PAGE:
a figure of speech using deliberate exaggeration or overstatement

Back

Understatement

Front

the opposite of exaggeration. It is a technique for developing irony and/or humor where one writes or says less than intended.

Back

Synecdoche

Front

. a figure of speech that utilizes a part as representative of the whole. "All hands on deck" is an example.

Back

Onomatopoeia

Front

a figure of speech in which natural sounds are imitated in the sounds of words. Simple examples include such words as buzz, hiss, hum.

Back

Metonomy

Front

a term from the Greek meaning "changed label" or "substitute name" __ is a figure of speech in which the name of one object is substituted for that of another closely associated with it. For example: a news release that claims "The White House declared" rather than "The President declared"

Back

Figure of Speech

Front

A device used to produce figurative language. Many compare dissimilar things. Examples are apostrophe, hyperbole, irony, metaphor, metonomy, oxymoron, paradox, personification, simile, synecdoche, and understatement.

Back

Voice

Front

can refer to two different areas of writing. One refers to the relationship between a sentence's subject and verb (active and passive). The second refers to the total "sound" of the writer's style.

Back

Verbal Irony

Front

In this type of irony, the words literally state the opposite of the writer's true meaning

Back

Denotation

Front

the literal or dictionary meaning of a word

Back

Paradox

Front

A statement that appears to be self-contradictory or opposed to common sense but upon closer inspection contains some degree of truth or validity.

Back

Antithesis

Front

the presentation of two contrasting images. The ideas are balanced by phrase, clause, or paragraphs. "To be or not to be . . ." "It was the best of times; it was the worst of times . . ." "Ask not what your country can do for you, ask what you can do for your country . . ."

Back

Argument

Front

A single assertion or a series of assertions presented and defended by the writer

Back

Syntax

Front

The grammatical structure of prose and poetry.

Back

Ethos

Front

an appeal based on the character of the speaker. An __-driven document relies on the reputation of the author.

Back

Infer

Front

To draw a reasonable conclusion from the information presented.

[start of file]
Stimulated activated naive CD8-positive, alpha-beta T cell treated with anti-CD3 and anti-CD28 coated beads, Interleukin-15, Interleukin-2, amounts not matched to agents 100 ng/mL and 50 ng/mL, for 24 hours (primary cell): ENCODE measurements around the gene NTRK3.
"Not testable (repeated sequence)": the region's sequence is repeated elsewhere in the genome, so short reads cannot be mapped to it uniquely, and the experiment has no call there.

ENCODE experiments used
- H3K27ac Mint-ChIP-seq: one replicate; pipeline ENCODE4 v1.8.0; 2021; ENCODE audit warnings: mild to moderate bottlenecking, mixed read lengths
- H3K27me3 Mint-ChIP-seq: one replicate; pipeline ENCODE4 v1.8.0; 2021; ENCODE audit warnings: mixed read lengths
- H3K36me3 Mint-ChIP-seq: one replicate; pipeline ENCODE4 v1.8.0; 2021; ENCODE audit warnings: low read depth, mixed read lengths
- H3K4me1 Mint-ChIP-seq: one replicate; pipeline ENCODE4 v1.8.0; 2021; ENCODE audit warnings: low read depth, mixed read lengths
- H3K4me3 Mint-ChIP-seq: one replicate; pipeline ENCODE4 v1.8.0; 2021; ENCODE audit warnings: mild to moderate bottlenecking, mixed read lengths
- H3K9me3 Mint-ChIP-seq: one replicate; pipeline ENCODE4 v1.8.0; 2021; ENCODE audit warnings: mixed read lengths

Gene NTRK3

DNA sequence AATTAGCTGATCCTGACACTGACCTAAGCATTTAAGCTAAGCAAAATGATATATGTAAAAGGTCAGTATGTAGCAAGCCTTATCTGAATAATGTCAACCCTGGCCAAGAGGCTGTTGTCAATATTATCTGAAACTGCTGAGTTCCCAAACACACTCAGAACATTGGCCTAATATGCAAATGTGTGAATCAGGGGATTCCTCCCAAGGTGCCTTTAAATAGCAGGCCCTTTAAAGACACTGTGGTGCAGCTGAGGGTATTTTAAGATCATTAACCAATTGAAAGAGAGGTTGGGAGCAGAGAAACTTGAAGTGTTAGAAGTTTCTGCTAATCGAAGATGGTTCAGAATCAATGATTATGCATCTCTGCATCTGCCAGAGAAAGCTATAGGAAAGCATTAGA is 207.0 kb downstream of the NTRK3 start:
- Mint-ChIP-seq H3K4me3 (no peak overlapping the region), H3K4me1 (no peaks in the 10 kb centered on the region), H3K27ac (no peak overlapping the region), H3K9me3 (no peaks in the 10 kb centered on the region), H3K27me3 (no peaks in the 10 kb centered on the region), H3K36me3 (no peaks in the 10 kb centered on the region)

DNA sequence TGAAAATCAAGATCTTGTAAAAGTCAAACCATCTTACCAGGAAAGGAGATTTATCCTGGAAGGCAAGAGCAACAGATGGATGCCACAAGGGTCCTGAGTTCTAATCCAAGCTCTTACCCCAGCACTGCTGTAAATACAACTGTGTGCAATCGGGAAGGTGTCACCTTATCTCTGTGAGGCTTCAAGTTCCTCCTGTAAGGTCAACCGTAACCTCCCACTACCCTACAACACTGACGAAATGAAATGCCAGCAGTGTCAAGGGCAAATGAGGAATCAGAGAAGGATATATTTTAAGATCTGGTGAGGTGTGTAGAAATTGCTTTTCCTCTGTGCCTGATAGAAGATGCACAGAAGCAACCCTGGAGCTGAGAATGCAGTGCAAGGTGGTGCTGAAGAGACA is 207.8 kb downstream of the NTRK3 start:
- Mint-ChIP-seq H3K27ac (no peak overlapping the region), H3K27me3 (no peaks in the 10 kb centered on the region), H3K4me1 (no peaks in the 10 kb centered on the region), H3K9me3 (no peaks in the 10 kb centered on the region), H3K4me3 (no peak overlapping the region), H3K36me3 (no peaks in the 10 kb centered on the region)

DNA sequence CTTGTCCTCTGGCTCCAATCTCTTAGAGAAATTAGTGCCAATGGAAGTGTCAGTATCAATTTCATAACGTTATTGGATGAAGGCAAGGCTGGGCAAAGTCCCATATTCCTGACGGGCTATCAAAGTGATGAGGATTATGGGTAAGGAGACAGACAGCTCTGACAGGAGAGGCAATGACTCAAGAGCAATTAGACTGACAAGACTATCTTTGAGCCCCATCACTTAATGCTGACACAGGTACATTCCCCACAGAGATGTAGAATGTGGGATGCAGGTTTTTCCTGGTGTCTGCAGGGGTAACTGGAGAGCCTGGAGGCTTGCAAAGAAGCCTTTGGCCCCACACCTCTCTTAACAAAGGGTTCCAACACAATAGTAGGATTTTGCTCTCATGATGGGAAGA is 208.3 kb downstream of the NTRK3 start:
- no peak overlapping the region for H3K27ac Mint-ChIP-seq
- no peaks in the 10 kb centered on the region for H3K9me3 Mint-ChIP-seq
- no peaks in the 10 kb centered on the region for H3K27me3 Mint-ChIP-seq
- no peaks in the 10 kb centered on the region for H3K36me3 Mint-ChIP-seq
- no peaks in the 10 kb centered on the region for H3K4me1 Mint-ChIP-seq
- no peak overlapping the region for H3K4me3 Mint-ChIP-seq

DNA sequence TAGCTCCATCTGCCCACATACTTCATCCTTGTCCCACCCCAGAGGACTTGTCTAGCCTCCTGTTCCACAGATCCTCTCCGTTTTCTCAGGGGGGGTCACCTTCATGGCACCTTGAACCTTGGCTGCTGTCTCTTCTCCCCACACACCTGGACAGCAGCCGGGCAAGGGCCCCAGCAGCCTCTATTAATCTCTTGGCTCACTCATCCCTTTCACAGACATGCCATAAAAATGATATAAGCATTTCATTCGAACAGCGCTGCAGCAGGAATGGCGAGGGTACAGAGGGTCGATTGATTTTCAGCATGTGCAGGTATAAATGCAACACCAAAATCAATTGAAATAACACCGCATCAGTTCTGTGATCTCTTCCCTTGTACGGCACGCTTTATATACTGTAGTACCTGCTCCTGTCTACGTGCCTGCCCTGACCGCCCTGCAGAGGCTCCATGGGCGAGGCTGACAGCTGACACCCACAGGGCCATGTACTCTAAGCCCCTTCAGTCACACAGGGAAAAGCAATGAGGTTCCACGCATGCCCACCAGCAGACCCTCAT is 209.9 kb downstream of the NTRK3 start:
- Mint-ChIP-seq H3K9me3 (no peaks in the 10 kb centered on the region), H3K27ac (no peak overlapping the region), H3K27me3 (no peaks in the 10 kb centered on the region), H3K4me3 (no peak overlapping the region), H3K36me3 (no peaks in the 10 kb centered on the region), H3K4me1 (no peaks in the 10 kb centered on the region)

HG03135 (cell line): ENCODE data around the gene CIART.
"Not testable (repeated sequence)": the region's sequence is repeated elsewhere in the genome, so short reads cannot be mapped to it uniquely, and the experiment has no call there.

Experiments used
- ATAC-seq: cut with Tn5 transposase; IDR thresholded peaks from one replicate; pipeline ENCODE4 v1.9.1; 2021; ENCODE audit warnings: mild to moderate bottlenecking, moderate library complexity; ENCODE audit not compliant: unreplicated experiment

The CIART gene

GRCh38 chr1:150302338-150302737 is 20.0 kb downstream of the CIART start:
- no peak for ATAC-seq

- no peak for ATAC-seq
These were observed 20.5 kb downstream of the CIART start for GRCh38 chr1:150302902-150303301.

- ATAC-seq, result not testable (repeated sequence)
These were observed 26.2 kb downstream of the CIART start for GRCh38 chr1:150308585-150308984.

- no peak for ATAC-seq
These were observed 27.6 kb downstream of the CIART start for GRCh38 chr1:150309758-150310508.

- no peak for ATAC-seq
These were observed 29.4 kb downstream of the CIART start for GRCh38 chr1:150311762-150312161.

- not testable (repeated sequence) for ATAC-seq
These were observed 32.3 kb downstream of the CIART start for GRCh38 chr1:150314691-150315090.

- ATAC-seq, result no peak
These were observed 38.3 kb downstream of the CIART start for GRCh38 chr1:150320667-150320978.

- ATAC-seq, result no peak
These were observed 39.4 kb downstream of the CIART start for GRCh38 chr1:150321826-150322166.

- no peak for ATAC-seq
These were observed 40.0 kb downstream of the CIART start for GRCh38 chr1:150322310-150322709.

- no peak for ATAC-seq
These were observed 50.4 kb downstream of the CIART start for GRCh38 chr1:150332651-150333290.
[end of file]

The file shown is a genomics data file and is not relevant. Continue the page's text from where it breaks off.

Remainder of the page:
Back

Causal Relationship

Front

In __, a writer asserts that one thing results from another. To show how one thing produces or brings about another is often relevant in establishing a logical argument.

Back

Begging the Question

Front

Often called circular reasoning, __ occurs when the believability of the evidence depends on the believability of the claim.

Back

Dramatic Irony

Front

In this type of irony, facts or events are unknown to a character in a play or a piece of fiction but known to the reader, audience, or other characters in the work

Back

Abstract Language

Front

Language describing ideas and qualities rather than observable or specific things, people, or places.

Back

Pedantic

Front

An adjective that describes words, phrases, or general tone that is overly scholarly, academic, or bookish.

Back

Section 2

(50 cards)

overweening

Front

Showing excessive confidence or pride

Back

Exposition

Front

The purpose of this rhetorical mode is to explain and analyze information by presenting an idea, relevant evidence, and appropriate discussion.

Back

Deduction

Front

The process of moving from a general rule to a specific example.

Back

Semantics

Front

The branch of linguistics that studies that meaning of words, their historical and psychological development, their connotations, and their relation to one another.

Back

Style

Front

an evaluation of the sum of the choices an author makes in blending diction, syntax, figurative language, and other literary devices.

Back

Mood

Front

This term has two distinct technical meanings in English writing. The first meaning is grammatical and deals with verbal units and a speaker's attitude. The second meaning is literary, meaning the prevailing atmosphere or emotional aura of a work.

Back

Narration

Front

The purpose of this type of rhetorical mode is to tell the story or narrate an event or series of events.

Back

prodigal

Front

wastefully extravagant

Back

Backing

Front

Support or evidence for a claim in an argument

Back

Colloquial

Front

the use of slang in writing, often to create local color and to provide an informal tone. Huckleberry Finn in written in a __ style.

Back

raconteur

Front

a person who tells anecdotes in a skillful and amusing way

Back

Chiasmus

Front

Arrangement of repeated thoughts in the pattern of X Y Y X. It is often short and summarizes a main idea.

Back

Stream-of-consciousness

Front

This is a narrative technique that places the reader in the mind and thought process of the narrator, no matter how random and spontaneous that may be.